CureIous wrote:There are people who have been mis diagnosed with the catheter veno, there have been people who have been negative until investigated via ivus. The "gold standard" is just a cute name, it's not God. It should be called "one of the gold standards" or something to the effect that it doesn't necessarily slam the door shut when negative.
gothicrosie wrote:CureIous wrote:There are people who have been mis diagnosed with the catheter veno, there have been people who have been negative until investigated via ivus. The "gold standard" is just a cute name, it's not God. It should be called "one of the gold standards" or something to the effect that it doesn't necessarily slam the door shut when negative.
Interesting. I have not heard about others' negative by catheter venography and I have also not heard that the intravenous ultrasound catheter is better.
Granted, I have just been going by what folks like Dr. Scalfani and others have been saying. Dr. Scalfani has also called the catheter venography as the "gold standard", heck, I think the IR website calls it that. But I agree there is no one test for this and a combination is the best way to determine the truth.
I don't even fully trust my single MRV. I will see if I can find the truth when I visit my first IR this coming Thursday...only time and more tests will tell for sure.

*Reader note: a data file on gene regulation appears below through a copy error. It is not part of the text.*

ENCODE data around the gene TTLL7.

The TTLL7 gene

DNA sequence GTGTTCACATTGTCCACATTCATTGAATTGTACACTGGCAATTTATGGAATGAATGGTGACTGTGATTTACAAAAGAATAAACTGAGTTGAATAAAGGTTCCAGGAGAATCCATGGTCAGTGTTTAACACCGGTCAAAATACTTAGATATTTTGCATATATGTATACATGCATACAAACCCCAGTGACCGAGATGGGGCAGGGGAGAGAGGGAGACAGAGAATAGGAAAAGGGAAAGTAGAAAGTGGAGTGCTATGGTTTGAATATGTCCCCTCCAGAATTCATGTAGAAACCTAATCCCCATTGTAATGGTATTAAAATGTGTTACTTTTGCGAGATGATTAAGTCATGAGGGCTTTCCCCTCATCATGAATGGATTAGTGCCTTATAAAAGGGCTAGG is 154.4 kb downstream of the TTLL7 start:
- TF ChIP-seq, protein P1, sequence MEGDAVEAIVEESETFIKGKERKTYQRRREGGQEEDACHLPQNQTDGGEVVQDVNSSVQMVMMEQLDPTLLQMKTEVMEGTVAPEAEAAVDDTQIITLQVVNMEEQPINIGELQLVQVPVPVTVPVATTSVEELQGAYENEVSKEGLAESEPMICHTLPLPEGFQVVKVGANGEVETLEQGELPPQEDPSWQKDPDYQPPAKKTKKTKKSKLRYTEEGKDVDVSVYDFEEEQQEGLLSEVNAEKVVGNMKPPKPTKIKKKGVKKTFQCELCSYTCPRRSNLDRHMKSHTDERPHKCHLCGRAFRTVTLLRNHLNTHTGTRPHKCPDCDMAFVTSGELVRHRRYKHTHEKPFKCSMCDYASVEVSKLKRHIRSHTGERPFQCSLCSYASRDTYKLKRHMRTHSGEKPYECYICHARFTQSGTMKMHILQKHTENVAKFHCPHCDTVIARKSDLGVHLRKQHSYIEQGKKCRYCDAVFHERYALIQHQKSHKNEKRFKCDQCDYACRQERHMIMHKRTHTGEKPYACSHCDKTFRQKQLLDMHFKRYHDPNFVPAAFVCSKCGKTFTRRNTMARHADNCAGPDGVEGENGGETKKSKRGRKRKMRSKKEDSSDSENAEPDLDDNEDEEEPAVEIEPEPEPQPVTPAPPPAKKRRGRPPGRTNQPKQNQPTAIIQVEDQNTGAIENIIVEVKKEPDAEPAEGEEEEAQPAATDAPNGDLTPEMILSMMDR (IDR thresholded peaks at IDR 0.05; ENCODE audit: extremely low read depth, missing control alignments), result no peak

gothicrosie wrote:What makes you feel that test was negative?
adamt wrote:thank you very much for the replies,
i was on an operating table with a catheter inserted in my groin, it was definitly a catheter venogram
i was negative after a catheter/dye veno, but i showed dr sclafani my images and he said my 'narrowings are consistant with CCSVI, and that he didnt agree with my doctors diagnoses.
before the procedure i spoke to the dr about zamboni and she said she doesnt follow his protocols.
the new dr said he will be following dr Hacke's protocol in the MRV.
Is this ok? or shall i show him something else?
gothicrosie wrote:Just thought I'd report Dr. Sclafani's answer to the question regarding diagnosing options:
"the catheter venogram is the gold standard NOT the diamond or platinum standard, meaning things can be missed. Intravenous Ultrasound (IVUS) and other tests can augment the findings of catheter venography. Also, IVUS is rarely used. It is expensive. I found it immensely useful to better understand ccsvi anatomay and to detect abnormalities that cannot be picked up by catheter venography."
This means there are a number of options out there to diagnose (MRV, venogram, doppler, IVUS) and a number of options to misdiagnose.
There are no absolutes here, we are on the bleeding edge of innovation and discovery with CCSVI.
Patience, understanding, and a willingness to try many different types of tests to find the truth are required.
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